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I want to change the item text color in Beamer. I checked the Beamer User Guide and found the \color<>[]{} command in page 80.

\color<2-3>[rgb]{1,0,0} This text is red on slides 2 and 3, otherwise black.

Then I found an example which uses this command in the enumerate environment in the tutorial (page 15).

\begin{enumerate}[A]   
    \item<2-5> James Madison    
    \item<3-5> Harry Truman    
    \item<4-> \color<6>[rgb]{0,0.6,0}Abraham Lincoln    
    \item<5-5> Calvin Coolidge    
\end{enumerate}   

I then try a minimal example as follows (the example is also publicly available at ShareLatex. It is read-write allowed. So you are free to modify it.):

\documentclass[a4paper]{beamer}   
\begin{document}    
    \begin{frame}    
        \begin{itemize}    
            \item \color<2>[rgb]{1,0,1}{text1}    
            \begin{itemize}    
                \item text11    
            \end{itemize}    
            \item text2    
            \begin{itemize}    
                \item text21    
            \end{itemize}    
            \item text3    
       \end{itemize}    
  \end{frame}  
\end{document}

On the first slide, it is OK:

item text color 1

On the second slide (\color<2>[rgb]{1,0,1}{text1}), all the three outer itemized texts (i.e., text1, text2, and text3) become red as shown in the following image. However, I only want to change the color of the first itemized text (i.e., text1 here). item text color 2

Therefore, my question is:

  1. How to change the color of a single itemized text (i.e., text1 here) using the command \color<>[]{}?
  2. If the command is not feasible (why?), then what are the alternative approaches?
7
  • Use \begin{itemize}[<+->]
    – Sigur
    Dec 2, 2013 at 14:12
  • 3
    @Sigur: I believe it's just matter of grouping the text, i.e. putting braces: \item {\color<2>[rgb]{1,0,1}{text1}}. Dec 2, 2013 at 14:14
  • @ClaudioFiandrino, yes, it works. We don't know it the OP wants to display all items at the same time. Thanks.
    – Sigur
    Dec 2, 2013 at 14:15
  • @Sigur It works partially. However, I don't want too many overlays introduced by [<+->].
    – hengxin
    Dec 2, 2013 at 14:18
  • In alternative to grouping you can also use \textcolor which colors the text in its argument to confine the effect to it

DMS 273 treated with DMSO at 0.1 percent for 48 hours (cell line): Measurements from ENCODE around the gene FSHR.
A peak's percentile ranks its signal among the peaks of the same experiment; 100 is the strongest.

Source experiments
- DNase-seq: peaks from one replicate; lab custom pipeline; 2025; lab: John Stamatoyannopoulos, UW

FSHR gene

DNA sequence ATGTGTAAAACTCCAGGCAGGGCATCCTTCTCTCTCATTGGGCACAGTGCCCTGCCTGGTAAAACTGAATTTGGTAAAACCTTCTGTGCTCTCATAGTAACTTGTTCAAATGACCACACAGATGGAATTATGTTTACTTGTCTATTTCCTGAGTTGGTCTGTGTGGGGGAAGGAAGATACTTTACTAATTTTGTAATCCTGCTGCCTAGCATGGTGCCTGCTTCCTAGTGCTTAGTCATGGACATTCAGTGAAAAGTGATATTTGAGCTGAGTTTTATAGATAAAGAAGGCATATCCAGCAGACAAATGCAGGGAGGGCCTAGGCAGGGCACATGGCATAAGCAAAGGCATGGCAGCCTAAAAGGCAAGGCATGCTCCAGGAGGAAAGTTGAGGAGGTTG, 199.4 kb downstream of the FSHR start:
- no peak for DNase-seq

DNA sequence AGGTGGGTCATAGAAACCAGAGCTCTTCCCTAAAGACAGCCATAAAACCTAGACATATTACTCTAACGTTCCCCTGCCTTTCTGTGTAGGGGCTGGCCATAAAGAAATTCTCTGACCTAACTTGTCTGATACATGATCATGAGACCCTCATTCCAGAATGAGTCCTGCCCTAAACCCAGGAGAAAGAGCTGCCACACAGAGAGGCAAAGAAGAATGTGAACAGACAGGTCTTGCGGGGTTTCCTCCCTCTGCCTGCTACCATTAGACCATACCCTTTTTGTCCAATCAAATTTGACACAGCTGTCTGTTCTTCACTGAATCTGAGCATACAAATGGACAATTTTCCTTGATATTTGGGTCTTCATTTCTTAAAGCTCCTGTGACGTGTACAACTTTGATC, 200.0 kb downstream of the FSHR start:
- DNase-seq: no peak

– Bordaigorl
    Dec 2, 2013 at 14:19

2 Answers 2

20

When you call a \color<overlay>[colorsys]{color} command that changes the color from then on (within the current group) as it takes as argument only the color specification and not the content that needs to be colored. What happens here is that the sub-itemizes are in their own color environment so they are not affected by your command; instead the other items are in the same color environment. A simple example to illustrate the issue:

a {\color{red} a {\color{blue} a} a} a

color

To confine the effect of the \color macro then you can enclose it into a group

\documentclass[a4paper]{beamer}   
\begin{document}    
    \begin{frame}    
        \begin{itemize}    
            \item {\color<2>[rgb]{1,0,1} text1}    
            \begin{itemize}    
                \item text11    
            \end{itemize}    
            \item text2    
            \begin{itemize}    
                \item text21    
            \end{itemize}    
            \item text3    
       \end{itemize}    
  \end{frame}  
\end{document}

You can also use the \textcolor<overlay>[colorsys]{color}{content} macro which applies the change in color only to the content argument.

\textcolor is to \color what \textbf is to \bf.

3
  • +1, but I disagree with "[...] command that changes the color from then on"; as you said later, the color is applied to the current group, "from then on" seem to me pretty much the same as "for the rest of the document". Dec 2, 2013 at 15:13
  • @ClaudioFiandrino maybe this is more accurate now?
    – Bordaigorl
    Dec 2, 2013 at 15:17
  • Excellent, thank you!! It's definitely more accurate this way. Dec 2, 2013 at 15:22
1

I would suggest making a new custom command such as \newcommand{\adv}[1]{ {\color{blue} #1} }

This will reduce the effort of using it inside the tex file. To use it : \adv{This an advantage of the current method}

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